It is heartbreaking to see all of the suffering happening in America right now. In my country, black people have been suffering and dying at the hands of the inherently racist systems that have governed our society since its foundation. Now more than ever, white people are starting to listen and recognize the cracks in our foundation and the people that are pleading for justice and equality under the law. These pleas have been ignored for centuries, but complacency is no longer an option.
While I know my voice on these issues is coming from a place of immense privilege, I feel that it would be irresponsible of me to fail to use my platform to acknowledge the pain and problems facing Black people in America. My heart hurts so much for what is happening in my country. While I remember the protests in Ferguson, this time it feels different. Our country is asking more of us. Black people need our support.
Ways in which we can support the movement vary on where we are in our journey of advocacy. Firstly, I think it is important to check in with ourselves and reflect on our personal biases. While we have all made mistakes and no one is perfect, we need to have a mindful and aware perspective on how our biases may be shown and acted on in our everyday lives. We must actively be assessing ourselves in order to be inclusive and embrace diversity in all forms.
Another important point of support is to diversify our media sources. My education at the E.W. Scripps School of Journalism has taught me the importance of reading a wide range of reputable sources. Not everything you read on Facebook or Twitter is credible and you should be wary of what, when and how much you consume the news. It can not only be inaccurate, but also damaging to your mental health if you let yourself be consumed by it. Additionally, be aware of the biases inherently present in some mainstream news sources. While the goal of journalism is to be unbiased and objective, it is not always fulfilled.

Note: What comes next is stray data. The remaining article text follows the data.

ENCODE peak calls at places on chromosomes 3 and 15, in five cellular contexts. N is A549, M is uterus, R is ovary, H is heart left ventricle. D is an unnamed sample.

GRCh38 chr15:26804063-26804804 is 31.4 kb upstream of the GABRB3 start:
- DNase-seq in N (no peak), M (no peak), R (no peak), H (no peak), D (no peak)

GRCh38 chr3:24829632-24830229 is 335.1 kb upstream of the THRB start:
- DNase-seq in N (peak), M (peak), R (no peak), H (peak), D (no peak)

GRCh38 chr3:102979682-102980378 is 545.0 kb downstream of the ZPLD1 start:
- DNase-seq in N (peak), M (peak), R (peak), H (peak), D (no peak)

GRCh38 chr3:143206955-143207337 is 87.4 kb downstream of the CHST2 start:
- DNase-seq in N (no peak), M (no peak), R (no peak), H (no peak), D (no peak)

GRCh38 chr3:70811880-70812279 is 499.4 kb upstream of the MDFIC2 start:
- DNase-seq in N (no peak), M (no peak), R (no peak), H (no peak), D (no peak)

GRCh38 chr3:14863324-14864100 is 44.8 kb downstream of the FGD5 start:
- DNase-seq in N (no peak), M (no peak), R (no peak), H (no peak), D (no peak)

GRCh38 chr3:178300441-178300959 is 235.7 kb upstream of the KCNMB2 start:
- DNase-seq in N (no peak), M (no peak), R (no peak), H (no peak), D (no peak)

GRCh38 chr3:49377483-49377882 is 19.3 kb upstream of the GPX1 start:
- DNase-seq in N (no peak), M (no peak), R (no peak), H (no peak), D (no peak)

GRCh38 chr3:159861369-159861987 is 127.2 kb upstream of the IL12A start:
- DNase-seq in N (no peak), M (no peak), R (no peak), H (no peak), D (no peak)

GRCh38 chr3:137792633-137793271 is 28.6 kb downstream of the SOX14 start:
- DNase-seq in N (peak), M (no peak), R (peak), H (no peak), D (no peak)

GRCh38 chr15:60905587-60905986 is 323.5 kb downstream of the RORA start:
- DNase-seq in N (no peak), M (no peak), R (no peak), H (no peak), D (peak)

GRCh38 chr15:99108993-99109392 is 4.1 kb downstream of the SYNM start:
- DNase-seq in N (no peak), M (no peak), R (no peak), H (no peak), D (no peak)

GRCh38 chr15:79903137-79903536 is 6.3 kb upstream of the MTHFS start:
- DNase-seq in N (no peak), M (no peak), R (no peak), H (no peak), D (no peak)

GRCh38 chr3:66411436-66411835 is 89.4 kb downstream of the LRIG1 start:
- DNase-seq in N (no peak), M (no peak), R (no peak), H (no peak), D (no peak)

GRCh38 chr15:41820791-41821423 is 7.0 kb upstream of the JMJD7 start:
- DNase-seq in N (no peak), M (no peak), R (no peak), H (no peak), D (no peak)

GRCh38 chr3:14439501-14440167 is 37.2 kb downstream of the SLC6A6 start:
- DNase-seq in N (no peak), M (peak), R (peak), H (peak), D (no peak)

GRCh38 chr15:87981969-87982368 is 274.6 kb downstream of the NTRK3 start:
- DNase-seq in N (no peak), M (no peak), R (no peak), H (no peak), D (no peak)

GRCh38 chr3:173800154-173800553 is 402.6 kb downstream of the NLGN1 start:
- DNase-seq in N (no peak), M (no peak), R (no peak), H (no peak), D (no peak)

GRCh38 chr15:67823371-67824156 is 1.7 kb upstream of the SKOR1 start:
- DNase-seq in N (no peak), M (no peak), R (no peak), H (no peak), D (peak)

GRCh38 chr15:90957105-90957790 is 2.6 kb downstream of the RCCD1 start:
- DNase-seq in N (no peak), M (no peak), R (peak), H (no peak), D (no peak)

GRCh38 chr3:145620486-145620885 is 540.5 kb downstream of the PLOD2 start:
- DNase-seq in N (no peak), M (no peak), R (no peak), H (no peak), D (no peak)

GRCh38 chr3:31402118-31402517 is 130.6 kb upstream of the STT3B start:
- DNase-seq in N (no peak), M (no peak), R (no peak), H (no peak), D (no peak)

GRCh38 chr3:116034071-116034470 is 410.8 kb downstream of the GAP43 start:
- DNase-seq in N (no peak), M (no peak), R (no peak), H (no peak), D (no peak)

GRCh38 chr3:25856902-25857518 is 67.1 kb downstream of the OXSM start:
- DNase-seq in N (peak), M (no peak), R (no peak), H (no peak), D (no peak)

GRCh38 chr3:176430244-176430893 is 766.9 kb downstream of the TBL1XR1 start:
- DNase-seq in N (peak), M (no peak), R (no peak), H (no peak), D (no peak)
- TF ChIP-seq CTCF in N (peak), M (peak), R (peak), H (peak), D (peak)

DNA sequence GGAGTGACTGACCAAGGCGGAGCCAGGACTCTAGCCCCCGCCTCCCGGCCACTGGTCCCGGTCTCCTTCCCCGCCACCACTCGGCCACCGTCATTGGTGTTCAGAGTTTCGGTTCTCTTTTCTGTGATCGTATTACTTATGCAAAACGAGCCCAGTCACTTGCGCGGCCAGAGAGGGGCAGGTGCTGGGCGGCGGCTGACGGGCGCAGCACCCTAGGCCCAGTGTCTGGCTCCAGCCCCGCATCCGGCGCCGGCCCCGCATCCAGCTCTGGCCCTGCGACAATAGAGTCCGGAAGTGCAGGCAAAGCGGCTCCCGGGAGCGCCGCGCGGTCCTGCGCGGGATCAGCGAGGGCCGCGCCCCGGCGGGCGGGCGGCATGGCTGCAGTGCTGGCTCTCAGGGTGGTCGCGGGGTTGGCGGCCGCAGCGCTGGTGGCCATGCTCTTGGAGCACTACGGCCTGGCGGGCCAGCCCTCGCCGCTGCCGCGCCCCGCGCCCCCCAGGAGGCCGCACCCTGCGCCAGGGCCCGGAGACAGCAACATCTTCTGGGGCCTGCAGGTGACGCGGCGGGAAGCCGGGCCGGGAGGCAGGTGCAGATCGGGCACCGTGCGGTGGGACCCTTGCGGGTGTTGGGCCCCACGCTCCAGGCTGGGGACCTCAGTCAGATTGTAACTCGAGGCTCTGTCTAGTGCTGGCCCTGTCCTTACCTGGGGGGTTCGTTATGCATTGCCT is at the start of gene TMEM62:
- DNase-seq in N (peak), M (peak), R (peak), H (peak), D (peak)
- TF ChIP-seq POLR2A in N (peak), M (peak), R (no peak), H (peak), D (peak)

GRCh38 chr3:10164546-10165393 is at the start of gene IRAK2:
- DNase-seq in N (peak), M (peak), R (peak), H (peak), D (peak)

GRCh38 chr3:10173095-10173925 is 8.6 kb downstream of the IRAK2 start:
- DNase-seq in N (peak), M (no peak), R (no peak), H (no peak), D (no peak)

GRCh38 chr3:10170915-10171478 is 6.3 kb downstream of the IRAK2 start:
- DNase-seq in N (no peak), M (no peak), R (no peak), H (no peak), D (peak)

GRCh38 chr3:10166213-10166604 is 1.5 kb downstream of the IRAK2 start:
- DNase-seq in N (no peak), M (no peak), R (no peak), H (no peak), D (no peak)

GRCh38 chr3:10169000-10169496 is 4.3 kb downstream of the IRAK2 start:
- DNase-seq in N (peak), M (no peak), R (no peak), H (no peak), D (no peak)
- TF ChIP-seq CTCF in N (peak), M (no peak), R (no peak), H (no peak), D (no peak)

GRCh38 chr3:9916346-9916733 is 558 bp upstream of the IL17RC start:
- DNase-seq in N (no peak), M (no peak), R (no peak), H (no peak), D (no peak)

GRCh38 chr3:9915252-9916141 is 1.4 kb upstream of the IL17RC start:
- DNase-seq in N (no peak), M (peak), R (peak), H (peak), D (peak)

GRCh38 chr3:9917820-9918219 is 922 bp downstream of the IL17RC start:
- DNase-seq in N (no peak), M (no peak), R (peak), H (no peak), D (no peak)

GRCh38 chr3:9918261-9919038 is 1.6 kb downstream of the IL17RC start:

Living to Tell About It
Next, I encourage you to read more books by Black authors. One that I find particularly relevant right now is Living to Tell About It: Young Black Men in America Speak by Darrell Dawsey. Having read this for a journalism class during my undergraduate studies, I find myself recalling the many experiences of young Black men in America and their struggle to survive. It provides a much needed glimpse into their lives and shows the humanity in their encounters with the systems of power in place. My next read will be How to Be an Antiracist by Ibram X. Kendi. It is recommended by many academics and scholars and it examines the history of racist ideas.
Finally, I believe we should be approaching Black Lives Matter demands with an open mind. While some may consider the demands to be more radical or extreme, we have to challenge our current systems of power and examine the detrimental impact it is having on our black citizens. People have been dying for centuries at the hands of our government.
I am using my column this month to share my commitment to learning how to be antiracist and how to help create an antiracist world. I hope that some members of my audience might be inspired to do the same.
The reformation has only just begun; the future is in our hands. Black lives matter.
Tiocfaidh ár lá,
*Margaret Mary is a postgraduate student studying marketing at Trinity College Dublin. She is an alumna of the E.W. Scripps School of Journalism at Ohio University and is from Cleveland, Ohio. To keep up with her adventures abroad, follow @margamary on Instagram.